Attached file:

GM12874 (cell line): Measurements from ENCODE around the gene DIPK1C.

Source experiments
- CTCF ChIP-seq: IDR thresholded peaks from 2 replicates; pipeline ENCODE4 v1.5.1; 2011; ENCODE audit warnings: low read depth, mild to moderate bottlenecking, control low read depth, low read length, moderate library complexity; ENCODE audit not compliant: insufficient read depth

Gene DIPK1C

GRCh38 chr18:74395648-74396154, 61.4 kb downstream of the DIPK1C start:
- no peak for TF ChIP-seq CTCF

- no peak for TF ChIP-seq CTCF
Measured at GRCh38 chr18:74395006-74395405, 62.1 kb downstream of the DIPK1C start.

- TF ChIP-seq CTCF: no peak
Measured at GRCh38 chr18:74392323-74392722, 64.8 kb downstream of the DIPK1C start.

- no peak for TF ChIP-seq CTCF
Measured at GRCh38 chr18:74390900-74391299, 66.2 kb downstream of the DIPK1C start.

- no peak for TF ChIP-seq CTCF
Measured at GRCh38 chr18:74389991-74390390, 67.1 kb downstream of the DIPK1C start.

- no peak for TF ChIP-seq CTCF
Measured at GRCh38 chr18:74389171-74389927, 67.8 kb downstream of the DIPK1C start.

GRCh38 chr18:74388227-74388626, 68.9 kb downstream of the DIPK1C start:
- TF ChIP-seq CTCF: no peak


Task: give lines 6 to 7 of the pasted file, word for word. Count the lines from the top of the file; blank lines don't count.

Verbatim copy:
- no peak for TF ChIP-seq CTCF

- no peak for TF ChIP-seq CTCF